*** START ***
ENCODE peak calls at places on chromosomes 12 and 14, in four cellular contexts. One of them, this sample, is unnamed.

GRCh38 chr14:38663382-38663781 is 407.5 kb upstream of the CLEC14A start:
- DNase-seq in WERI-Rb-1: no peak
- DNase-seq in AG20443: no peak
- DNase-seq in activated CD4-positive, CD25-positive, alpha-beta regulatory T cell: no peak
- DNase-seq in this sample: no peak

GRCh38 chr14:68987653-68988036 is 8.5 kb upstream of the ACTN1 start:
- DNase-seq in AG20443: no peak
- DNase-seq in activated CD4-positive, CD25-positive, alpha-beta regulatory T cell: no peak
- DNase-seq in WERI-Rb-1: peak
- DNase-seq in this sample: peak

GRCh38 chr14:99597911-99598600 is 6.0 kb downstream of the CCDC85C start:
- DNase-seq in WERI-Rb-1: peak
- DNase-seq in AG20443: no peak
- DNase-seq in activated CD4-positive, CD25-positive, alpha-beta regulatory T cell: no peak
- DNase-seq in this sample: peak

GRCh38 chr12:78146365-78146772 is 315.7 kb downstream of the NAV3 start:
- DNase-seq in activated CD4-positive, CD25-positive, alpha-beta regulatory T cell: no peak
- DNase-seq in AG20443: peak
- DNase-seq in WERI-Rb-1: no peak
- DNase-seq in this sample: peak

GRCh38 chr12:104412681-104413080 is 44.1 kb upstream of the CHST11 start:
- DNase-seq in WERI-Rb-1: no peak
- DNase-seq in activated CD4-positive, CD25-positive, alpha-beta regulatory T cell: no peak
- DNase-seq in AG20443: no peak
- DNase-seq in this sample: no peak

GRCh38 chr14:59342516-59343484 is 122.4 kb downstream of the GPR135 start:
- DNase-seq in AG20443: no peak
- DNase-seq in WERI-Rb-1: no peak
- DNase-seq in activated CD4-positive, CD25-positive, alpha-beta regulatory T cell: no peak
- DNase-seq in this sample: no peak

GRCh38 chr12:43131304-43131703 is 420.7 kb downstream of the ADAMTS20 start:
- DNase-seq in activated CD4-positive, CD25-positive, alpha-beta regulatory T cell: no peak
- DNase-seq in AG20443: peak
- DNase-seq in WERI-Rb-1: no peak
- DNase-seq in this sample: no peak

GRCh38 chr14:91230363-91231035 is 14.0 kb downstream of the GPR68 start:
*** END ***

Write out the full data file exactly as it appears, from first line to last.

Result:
ENCODE peak calls at places on chromosomes 12 and 14, in four cellular contexts. One of them, this sample, is unnamed.

GRCh38 chr14:38663382-38663781 is 407.5 kb upstream of the CLEC14A start:
- DNase-seq in WERI-Rb-1: no peak
- DNase-seq in AG20443: no peak
- DNase-seq in activated CD4-positive, CD25-positive, alpha-beta regulatory T cell: no peak
- DNase-seq in this sample: no peak

GRCh38 chr14:68987653-68988036 is 8.5 kb upstream of the ACTN1 start:
- DNase-seq in AG20443: no peak
- DNase-seq in activated CD4-positive, CD25-positive, alpha-beta regulatory T cell: no peak
- DNase-seq in WERI-Rb-1: peak
- DNase-seq in this sample: peak

GRCh38 chr14:99597911-99598600 is 6.0 kb downstream of the CCDC85C start:
- DNase-seq in WERI-Rb-1: peak
- DNase-seq in AG20443: no peak
- DNase-seq in activated CD4-positive, CD25-positive, alpha-beta regulatory T cell: no peak
- DNase-seq in this sample: peak

GRCh38 chr12:78146365-78146772 is 315.7 kb downstream of the NAV3 start:
- DNase-seq in activated CD4-positive, CD25-positive, alpha-beta regulatory T cell: no peak
- DNase-seq in AG20443: peak
- DNase-seq in WERI-Rb-1: no peak
- DNase-seq in this sample: peak

GRCh38 chr12:104412681-104413080 is 44.1 kb upstream of the CHST11 start:
- DNase-seq in WERI-Rb-1: no peak
- DNase-seq in activated CD4-positive, CD25-positive, alpha-beta regulatory T cell: no peak
- DNase-seq in AG20443: no peak
- DNase-seq in this sample: no peak

GRCh38 chr14:59342516-59343484 is 122.4 kb downstream of the GPR135 start:
- DNase-seq in AG20443: no peak
- DNase-seq in WERI-Rb-1: no peak
- DNase-seq in activated CD4-positive, CD25-positive, alpha-beta regulatory T cell: no peak
- DNase-seq in this sample: no peak

GRCh38 chr12:43131304-43131703 is 420.7 kb downstream of the ADAMTS20 start:
- DNase-seq in activated CD4-positive, CD25-positive, alpha-beta regulatory T cell: no peak
- DNase-seq in AG20443: peak
- DNase-seq in WERI-Rb-1: no peak
- DNase-seq in this sample: no peak

GRCh38 chr14:91230363-91231035 is 14.0 kb downstream of the GPR68 start: